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Under what circumstances can a loan be taken from a qualified plan?
A qualified plan may, but is not required to provide for loans. If a plan provides for loans, the plan may limit the amount that can be taken as a loan. The maximum amount that the plan can permit as a loan is (1) the greater of $10,000 or 50% of your vested account balance, or (2) $50,000, whichever is less.
For example, if a participant has an account balance of $40,000, the maximum amount that he or she can borrow from the account is $20,000.
A participant may have more than one outstanding loan from the plan at a time. However, any new loan, when added to the outstanding balance of all of the participant’s loans from the plan, cannot be more than the plan maximum amount. In determining the plan maximum amount in that case, the $50,000 is reduced by the difference between the highest outstanding balance of all of the participant’s loans during the 12-month period ending on the day before the new loan and the outstanding balance of the participant’s loans from the plan on the date of the new loan.
For example, assume Participant A has a vested account balance of $100,000 and took a plan loan of $40,000 on January 1, 2005, to be paid in 20 quarterly installments of $2,491. On January 1, 2006, when the outstanding balance is $33,322, Participant A wants to take another plan loan. The difference between the highest outstanding loan balance for the preceding year ($40,000) and the outstanding balance on the day of the loan ($33,322) is $6,678. Since the new loan plus the outstanding loan cannot be more than $43,322 ($50,000 – $6,678), the maximum amount that the new loan can be is $10,000 ($43,322 – $33,322).
A plan may require the spouse of a married participant to consent to a plan loan.
(IRC Section 417(a)(4))
A plan that provides for loans must specify the procedures for applying for a loan and the repayment terms for the loan. Repayment of the loan must occur within 5 years, and payments must be made in substantially equal payments that include principal and interest and that are paid at least quarterly. Loan repayments are not plan contributions.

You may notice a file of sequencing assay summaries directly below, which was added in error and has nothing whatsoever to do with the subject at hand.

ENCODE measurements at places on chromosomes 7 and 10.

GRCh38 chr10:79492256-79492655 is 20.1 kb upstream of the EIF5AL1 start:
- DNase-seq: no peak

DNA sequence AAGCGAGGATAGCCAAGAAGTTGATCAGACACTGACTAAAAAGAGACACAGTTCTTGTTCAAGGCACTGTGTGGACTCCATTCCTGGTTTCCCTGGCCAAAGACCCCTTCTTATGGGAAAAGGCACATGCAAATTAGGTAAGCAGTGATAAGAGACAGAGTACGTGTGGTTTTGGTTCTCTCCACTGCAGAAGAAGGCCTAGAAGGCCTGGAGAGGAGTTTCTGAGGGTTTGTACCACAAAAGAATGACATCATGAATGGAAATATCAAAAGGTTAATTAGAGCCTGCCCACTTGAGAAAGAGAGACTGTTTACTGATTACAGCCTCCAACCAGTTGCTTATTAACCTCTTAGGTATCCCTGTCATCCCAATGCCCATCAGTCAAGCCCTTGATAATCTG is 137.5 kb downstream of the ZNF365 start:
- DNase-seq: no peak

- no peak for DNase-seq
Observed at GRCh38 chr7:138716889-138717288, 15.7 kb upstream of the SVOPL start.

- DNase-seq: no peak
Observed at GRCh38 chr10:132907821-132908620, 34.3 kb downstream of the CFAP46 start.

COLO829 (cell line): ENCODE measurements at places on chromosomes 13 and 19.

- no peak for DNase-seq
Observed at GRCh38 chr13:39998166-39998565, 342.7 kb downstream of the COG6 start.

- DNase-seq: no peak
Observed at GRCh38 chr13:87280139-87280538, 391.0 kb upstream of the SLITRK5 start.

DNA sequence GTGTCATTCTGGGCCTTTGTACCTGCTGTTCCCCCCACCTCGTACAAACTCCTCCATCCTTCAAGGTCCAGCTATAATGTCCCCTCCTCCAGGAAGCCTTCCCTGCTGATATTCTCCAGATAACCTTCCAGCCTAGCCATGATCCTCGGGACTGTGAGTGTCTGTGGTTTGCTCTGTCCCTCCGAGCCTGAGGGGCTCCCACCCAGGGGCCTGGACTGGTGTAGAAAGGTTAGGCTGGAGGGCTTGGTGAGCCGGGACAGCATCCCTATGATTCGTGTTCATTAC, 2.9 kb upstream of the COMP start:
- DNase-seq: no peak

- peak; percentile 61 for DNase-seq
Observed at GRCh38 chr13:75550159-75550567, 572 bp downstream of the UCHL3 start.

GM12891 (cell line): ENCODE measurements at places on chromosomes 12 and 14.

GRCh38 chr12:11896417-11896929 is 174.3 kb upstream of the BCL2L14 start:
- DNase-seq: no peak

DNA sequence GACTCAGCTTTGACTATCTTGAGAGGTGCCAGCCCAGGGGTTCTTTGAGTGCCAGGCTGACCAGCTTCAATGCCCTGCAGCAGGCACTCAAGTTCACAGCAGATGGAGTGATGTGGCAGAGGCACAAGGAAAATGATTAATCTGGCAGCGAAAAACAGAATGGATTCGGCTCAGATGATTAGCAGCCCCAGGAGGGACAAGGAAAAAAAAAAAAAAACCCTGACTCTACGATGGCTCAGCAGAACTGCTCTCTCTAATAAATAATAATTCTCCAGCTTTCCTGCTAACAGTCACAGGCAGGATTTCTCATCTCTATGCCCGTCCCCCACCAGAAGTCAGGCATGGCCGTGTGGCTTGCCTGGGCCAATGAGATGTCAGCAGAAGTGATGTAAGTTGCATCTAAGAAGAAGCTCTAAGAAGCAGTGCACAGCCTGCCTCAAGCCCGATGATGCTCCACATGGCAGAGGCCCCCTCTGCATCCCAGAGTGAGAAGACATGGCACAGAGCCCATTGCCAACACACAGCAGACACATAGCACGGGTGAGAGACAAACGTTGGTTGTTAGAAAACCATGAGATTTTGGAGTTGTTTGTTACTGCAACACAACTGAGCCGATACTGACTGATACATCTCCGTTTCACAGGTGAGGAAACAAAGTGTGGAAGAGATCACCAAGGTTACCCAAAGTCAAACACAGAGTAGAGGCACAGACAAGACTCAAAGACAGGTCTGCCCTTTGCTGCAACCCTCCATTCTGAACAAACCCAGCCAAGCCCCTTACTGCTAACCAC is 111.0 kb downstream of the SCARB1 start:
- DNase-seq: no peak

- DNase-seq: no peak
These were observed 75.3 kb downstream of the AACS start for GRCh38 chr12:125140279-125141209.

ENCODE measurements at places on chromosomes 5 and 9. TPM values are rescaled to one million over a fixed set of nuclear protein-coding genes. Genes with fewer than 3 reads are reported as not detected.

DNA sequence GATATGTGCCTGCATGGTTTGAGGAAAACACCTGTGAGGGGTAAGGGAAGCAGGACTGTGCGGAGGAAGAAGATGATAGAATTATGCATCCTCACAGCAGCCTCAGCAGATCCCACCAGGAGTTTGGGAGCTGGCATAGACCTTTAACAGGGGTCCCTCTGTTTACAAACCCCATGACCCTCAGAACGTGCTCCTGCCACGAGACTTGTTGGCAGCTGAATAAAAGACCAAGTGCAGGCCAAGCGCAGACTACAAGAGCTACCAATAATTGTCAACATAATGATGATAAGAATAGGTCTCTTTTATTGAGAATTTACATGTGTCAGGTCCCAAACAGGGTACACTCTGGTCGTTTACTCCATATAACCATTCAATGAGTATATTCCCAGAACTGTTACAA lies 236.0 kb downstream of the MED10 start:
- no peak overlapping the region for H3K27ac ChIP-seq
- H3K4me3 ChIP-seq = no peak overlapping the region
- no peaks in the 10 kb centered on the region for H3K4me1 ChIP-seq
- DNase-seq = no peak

(Reg. Section 1.72(p)-1, Q&A-3)
A loan that is taken for the purpose of purchasing the employee’s principal residence may be able to be paid back over a period of more than 5 years.
(IRC Section 72(p)(2)(B)(ii); Reg. § 1.72(p)-1, Q&A-5,-6, -7, and -8)
A plan may suspend loan repayments for employees performing military service.
(Reg. Section 1.72(p)-1, Q&A-9(b))
A plan also may suspend loan repayments during a leave of absence of up to one year. However, upon return, the participant must make up the missed payments either by increasing the amount of each monthly payment or by paying a lump sum at the end, so that the term of the loan does not exceed the original 5-year term.
(Reg. Section 1.72(p)-1, Q&A-9(a))
Loans are not dependent upon hardship. Some plans may provide for hardship withdrawals, however. As long as a plan provides for loans, the purpose of the loan or the participant’s ability to borrow the same amount elsewhere is irrelevant in determining whether the loan is permitted, unlike hardship withdrawals, which require a demonstration of need.
The participant’s relationship to the plan (e.g., being an owner of the plan sponsor) does not affect the participant’s ability to take a loan, as long as all participants are equally able to take loans under the plan’s loan provisions.
Loans are not taxable distributions unless they fail to satisfy the plan loan rules of the regulations with respect to amount, duration and repayment terms, as described above. In addition, a loan that is not paid back according to the repayment terms is treated as a distribution from the plan and is taxable as such.
(IRC Section 72(p); Reg. Section 1.72(p)-1, Q&A-1)
If your 401(k) plan or 403(b) plan has made loans that haven’t complied with plan terms about loans, find out how you can correct this mistake.
What happens if a plan loan is not repaid according to its terms?
A loan that is in default is generally treated as a taxable distribution from the plan of the entire outstanding balance of the loan (a “deemed distribution”). The plan’s terms will generally specify how the plan handles a default. A plan may provide that a loan does not become a “deemed distribution” until the end of the calendar quarter following the quarter in which the repayment was missed. For example, if the quarterly payments were due March 31, June 30, September 30 and December 31, and the participant made the March payment but missed the June payment, the loan would be in default as of the end of June, and the loan would be treated as a distribution at the end of September.
(Reg. Section 1.72(p)-1, Q&A-10(a))
If your 401(k) plan or 403(b) plan has made loans that haven’t complied with plan terms about loans, find out how you can correct this mistake.
Is a deemed distribution treated like an actual distribution for all purposes?
No, a deemed distribution is treated as an actual distribution for purposes of determining the tax on the distribution, including any early distribution tax. A deemed distribution is not treated as an actual distribution for purposes of determining whether a plan satisfies the restrictions on in-service distributions applicable to certain plans. In addition, a deemed distribution is not eligible to be rolled over into an eligible retirement plan.
(Reg. § 1.72(p)-1, Q&A-11 and -12)
Can a loan be taken from an IRA?
Loans are not permitted from IRAs or from IRA-based plans such as SEPs, SARSEPs and SIMPLE IRA plans. Loans are only possible from qualified plans that satisfy the requirements of 401(a), from annuity plans that satisfy the requirements of 403(a) or 403(b), and from governmental plans. (IRC Section 72(p)(4); Reg. Section 1.72(p)-1, Q&A-2)